Dell Computer’s I-Business
Dell has been a successful I-Business since it began its transformation in 1993. Their transformation started when the company realized that they had become to big and had stopped seeing profit growth. Dell experienced a loss of $75 million during the first quarter of 1993 (S.B. 1992).
Michael Dell, the creator, quickly pulled his experienced managers in to brainstorm and soon came up with the virtual integration concept, which would reduce operational cost and meet customer demands by connecting the right parts together in the business. The work began to create a cooperative relationship between the company and it’s suppliers. By forming these relationships Dell was able to have suppliers bid and Dell was able to reduce its number of suppliers by more than half by 1998. Dell wanted their customers linked directly to the manufacturer to allow for cost cuts, quicker delivery times, and a more reliable finished product. Dell was able to do this with the help of their Internet service “valuechain.dell.com, which enables Dell to share inventory data, design-databases, quality data, and technology plans to its suppliers. These changes reduced the inventory sitting time from a month to a week, and they didn’t waste resources building computers that wouldn’t sell, instead they only built what the customized computers the customers wanted.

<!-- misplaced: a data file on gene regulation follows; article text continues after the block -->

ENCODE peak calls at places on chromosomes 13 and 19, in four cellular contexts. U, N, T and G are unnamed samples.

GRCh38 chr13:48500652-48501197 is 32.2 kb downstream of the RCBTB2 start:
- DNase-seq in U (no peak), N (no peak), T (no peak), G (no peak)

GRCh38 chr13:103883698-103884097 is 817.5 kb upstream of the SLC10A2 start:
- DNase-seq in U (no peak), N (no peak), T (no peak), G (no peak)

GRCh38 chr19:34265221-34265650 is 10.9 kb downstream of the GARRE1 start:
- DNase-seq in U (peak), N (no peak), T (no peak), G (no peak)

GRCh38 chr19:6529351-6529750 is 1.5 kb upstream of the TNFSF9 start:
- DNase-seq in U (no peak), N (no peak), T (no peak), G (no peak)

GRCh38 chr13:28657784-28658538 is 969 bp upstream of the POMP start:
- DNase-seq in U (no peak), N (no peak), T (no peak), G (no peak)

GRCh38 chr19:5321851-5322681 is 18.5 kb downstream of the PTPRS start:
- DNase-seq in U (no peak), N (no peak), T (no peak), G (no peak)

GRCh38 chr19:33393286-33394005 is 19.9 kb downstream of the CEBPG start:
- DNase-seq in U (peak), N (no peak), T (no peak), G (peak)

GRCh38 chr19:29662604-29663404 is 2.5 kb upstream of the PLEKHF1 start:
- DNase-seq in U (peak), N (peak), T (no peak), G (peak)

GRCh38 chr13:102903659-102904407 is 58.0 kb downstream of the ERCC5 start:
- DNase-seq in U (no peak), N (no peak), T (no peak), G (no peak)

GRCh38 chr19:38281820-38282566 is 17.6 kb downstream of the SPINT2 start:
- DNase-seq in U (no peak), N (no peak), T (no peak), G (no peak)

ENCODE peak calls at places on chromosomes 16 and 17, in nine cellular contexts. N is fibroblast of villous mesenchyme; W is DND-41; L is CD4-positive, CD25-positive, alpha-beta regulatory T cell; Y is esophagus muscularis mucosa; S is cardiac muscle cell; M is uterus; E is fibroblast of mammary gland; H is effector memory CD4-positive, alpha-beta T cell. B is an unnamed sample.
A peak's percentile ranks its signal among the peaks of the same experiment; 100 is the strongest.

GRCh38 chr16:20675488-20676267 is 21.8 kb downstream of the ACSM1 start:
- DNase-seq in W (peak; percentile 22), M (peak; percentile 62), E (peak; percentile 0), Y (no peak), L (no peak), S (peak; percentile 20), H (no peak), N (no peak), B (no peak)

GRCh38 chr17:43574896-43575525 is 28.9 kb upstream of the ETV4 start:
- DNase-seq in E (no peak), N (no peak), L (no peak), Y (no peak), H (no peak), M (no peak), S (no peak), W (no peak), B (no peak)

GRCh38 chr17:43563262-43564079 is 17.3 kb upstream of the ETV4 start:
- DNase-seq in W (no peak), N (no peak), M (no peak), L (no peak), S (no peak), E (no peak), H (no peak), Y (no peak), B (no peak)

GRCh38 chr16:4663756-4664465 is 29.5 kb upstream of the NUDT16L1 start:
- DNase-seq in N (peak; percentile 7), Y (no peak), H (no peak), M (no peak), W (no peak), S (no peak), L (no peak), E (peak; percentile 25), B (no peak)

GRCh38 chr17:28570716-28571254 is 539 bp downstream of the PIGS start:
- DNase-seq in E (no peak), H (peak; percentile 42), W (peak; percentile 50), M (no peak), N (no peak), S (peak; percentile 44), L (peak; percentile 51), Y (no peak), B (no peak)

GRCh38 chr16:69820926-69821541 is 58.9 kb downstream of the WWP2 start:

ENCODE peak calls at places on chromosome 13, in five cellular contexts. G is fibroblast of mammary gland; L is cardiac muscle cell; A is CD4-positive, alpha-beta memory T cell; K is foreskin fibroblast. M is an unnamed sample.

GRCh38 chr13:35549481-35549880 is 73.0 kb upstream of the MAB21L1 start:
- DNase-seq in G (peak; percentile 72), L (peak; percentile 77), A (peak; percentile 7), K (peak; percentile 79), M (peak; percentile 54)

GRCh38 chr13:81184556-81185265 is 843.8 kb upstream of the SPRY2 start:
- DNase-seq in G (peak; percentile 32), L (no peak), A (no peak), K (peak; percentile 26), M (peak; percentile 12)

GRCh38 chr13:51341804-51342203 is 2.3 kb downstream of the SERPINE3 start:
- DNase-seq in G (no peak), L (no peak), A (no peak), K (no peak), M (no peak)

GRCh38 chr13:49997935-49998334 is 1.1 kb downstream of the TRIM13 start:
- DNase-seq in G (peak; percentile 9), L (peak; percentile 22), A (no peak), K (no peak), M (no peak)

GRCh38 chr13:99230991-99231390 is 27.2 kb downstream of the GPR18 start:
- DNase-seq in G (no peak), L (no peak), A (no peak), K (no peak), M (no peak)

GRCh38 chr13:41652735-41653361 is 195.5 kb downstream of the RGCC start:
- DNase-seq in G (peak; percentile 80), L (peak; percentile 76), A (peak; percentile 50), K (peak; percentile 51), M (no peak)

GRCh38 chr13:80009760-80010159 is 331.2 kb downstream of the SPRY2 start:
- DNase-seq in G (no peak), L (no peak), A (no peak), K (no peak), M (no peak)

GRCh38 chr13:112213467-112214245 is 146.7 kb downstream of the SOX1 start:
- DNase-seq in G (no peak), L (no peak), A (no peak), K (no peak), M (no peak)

Michael Dell has focused the efforts of his research and development program towards improving quality in manufacturing. He is also constantly trying to find managers that are capable of responding to rapid market shifts. They have taken their e-business and used the Internet to run it parallel with Dell’s supply chain strategies. Dell has shortened its need for plant, equipment, and Research and development by buying the required components from the manufacturers and assembling the components as they sold, providing the customer a custom computer. Recently Dell acquired Exanet and with...
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